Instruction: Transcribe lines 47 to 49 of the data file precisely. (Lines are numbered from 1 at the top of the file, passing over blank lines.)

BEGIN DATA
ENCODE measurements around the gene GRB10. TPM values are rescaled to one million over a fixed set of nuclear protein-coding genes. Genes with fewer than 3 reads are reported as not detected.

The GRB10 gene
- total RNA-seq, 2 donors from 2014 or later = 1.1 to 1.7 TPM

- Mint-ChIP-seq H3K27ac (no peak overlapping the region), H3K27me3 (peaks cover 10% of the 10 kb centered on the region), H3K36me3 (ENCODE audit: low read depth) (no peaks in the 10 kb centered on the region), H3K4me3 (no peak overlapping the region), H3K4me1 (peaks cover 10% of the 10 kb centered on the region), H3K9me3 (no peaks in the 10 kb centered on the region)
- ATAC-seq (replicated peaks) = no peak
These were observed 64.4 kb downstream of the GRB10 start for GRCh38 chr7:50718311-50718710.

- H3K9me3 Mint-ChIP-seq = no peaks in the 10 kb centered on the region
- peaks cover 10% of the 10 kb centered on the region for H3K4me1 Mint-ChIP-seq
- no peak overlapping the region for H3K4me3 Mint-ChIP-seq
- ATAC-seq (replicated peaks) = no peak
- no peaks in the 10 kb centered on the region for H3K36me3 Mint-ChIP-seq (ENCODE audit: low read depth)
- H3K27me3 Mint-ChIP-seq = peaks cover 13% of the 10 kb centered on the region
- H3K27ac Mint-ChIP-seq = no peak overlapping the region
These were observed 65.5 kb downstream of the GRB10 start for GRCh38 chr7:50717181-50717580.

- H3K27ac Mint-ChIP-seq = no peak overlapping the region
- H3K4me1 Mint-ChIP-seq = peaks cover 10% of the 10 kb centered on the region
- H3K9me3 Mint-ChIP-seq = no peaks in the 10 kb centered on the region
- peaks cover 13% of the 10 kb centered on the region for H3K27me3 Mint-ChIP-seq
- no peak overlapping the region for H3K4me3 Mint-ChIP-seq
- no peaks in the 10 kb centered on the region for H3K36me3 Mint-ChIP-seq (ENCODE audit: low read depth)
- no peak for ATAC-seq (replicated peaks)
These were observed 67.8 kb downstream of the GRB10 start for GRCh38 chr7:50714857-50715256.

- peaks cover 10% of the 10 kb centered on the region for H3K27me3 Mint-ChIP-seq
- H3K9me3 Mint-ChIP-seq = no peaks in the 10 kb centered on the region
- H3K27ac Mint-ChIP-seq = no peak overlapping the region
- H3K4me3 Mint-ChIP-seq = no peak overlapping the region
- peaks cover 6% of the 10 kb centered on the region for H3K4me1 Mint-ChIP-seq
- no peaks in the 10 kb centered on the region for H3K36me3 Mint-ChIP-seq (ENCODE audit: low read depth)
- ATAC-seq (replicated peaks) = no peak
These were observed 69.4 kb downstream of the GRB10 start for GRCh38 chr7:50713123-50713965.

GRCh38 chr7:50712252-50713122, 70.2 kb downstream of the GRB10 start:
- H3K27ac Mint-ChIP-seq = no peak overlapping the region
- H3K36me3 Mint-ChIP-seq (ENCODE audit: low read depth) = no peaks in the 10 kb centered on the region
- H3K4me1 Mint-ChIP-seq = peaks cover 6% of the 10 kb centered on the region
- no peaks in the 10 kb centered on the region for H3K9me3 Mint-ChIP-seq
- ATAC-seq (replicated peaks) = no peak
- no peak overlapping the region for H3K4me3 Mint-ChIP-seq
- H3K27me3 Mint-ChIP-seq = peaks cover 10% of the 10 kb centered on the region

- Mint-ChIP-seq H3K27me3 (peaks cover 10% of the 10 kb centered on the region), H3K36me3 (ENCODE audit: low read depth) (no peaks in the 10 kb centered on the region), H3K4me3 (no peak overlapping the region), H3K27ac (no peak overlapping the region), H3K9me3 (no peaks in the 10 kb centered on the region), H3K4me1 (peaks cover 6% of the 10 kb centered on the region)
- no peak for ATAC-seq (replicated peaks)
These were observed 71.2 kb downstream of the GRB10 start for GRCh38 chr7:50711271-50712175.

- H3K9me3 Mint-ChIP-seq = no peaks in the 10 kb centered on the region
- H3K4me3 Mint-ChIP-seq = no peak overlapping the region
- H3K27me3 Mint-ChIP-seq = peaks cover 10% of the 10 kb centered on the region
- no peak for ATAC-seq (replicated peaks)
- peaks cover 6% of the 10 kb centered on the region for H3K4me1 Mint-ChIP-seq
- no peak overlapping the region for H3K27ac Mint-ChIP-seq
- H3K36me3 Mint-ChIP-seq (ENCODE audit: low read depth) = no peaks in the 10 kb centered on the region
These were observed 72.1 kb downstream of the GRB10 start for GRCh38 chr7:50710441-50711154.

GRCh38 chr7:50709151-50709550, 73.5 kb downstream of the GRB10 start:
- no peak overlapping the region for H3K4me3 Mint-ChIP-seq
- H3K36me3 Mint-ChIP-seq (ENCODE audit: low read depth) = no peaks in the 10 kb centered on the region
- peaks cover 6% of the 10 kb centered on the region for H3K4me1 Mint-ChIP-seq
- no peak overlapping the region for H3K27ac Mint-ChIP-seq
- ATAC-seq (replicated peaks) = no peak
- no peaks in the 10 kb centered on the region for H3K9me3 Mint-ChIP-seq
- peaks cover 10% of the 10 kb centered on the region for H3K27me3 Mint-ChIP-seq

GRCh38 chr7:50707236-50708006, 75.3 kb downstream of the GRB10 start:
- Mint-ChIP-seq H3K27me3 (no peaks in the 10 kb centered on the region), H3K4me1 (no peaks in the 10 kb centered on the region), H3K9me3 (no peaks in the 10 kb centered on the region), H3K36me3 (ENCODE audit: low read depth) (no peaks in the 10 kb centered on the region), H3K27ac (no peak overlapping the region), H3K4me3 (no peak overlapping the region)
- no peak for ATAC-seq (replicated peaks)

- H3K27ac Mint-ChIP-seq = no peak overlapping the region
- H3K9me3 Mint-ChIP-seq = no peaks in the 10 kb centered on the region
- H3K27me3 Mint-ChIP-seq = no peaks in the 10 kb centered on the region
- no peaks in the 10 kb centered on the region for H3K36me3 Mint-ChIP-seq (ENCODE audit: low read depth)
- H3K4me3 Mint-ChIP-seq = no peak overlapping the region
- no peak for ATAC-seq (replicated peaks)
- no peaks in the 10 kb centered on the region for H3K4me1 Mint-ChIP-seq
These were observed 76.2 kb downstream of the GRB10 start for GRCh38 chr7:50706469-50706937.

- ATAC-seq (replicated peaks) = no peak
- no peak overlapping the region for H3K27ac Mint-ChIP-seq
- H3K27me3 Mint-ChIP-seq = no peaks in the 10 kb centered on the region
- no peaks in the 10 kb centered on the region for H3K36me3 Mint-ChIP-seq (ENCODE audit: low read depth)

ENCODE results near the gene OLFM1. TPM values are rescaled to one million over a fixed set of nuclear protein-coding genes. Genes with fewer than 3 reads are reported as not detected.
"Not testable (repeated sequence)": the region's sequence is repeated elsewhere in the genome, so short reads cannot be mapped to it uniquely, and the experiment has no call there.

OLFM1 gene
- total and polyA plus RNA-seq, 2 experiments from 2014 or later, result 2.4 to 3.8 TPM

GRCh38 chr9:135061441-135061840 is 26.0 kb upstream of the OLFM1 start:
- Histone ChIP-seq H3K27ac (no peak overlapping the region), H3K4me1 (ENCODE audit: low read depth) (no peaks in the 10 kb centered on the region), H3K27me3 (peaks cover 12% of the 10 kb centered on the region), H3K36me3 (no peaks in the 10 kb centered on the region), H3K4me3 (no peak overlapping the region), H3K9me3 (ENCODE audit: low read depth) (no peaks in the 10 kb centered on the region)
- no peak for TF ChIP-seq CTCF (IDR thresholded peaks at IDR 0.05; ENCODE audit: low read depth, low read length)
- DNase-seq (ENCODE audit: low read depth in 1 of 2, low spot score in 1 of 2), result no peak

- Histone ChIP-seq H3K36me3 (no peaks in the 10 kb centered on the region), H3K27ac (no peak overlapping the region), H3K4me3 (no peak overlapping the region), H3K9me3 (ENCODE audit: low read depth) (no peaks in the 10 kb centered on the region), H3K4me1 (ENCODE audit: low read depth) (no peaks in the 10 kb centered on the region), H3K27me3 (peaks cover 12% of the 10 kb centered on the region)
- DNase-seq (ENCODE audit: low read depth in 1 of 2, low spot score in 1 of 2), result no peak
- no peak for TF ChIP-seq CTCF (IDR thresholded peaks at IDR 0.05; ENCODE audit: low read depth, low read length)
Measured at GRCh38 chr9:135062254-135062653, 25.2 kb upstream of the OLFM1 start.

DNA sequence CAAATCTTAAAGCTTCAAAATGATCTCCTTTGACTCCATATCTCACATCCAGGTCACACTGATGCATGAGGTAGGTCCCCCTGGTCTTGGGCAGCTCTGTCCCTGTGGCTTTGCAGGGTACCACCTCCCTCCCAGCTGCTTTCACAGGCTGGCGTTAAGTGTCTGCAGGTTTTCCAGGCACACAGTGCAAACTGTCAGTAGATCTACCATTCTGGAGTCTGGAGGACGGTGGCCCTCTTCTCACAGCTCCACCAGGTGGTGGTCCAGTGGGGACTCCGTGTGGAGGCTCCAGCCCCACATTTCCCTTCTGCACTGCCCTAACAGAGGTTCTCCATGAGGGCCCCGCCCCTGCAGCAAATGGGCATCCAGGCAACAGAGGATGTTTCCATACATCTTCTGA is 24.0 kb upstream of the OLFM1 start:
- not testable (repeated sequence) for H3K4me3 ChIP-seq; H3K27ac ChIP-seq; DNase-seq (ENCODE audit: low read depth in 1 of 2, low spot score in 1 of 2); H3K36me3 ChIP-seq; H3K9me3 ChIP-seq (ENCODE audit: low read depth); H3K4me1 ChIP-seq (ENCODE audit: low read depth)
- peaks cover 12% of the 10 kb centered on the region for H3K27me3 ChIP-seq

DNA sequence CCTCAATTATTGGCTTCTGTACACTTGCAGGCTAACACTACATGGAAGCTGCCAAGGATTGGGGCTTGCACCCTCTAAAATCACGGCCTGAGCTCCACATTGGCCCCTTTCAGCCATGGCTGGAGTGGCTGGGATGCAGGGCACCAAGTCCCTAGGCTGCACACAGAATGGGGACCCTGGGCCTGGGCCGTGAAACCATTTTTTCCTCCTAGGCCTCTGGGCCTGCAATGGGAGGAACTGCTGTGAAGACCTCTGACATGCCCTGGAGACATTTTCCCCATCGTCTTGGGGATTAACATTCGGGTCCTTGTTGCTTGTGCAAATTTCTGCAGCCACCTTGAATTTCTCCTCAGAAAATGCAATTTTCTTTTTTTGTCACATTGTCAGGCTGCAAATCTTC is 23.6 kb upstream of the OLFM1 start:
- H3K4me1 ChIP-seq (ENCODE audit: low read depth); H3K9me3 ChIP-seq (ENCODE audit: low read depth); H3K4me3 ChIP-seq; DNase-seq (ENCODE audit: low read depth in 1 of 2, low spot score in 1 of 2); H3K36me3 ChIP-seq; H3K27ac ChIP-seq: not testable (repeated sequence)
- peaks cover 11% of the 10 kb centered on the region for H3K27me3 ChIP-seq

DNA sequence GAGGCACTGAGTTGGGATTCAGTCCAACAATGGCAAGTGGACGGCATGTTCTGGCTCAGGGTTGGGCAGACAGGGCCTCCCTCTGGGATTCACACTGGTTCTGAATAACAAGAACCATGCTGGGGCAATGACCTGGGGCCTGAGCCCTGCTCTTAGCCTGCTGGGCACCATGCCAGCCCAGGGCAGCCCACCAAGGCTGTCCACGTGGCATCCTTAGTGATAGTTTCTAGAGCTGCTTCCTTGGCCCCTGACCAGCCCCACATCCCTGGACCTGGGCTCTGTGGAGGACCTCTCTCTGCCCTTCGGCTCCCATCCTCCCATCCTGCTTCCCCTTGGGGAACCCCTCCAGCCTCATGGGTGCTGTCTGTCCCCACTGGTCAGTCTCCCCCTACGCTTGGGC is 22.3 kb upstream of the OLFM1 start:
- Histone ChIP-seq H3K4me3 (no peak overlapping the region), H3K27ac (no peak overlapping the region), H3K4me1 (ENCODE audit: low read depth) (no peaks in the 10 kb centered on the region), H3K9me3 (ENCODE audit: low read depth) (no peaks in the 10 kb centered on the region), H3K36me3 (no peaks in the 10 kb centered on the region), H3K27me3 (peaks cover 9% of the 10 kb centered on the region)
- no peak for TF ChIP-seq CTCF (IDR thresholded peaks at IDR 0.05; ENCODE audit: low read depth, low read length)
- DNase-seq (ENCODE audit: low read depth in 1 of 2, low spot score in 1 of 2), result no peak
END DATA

- no peak overlapping the region for H3K27ac Mint-ChIP-seq
- H3K36me3 Mint-ChIP-seq (ENCODE audit: low read depth) = no peaks in the 10 kb centered on the region
These were observed 72.1 kb downstream of the GRB10 start for GRCh38 chr7:50710441-50711154.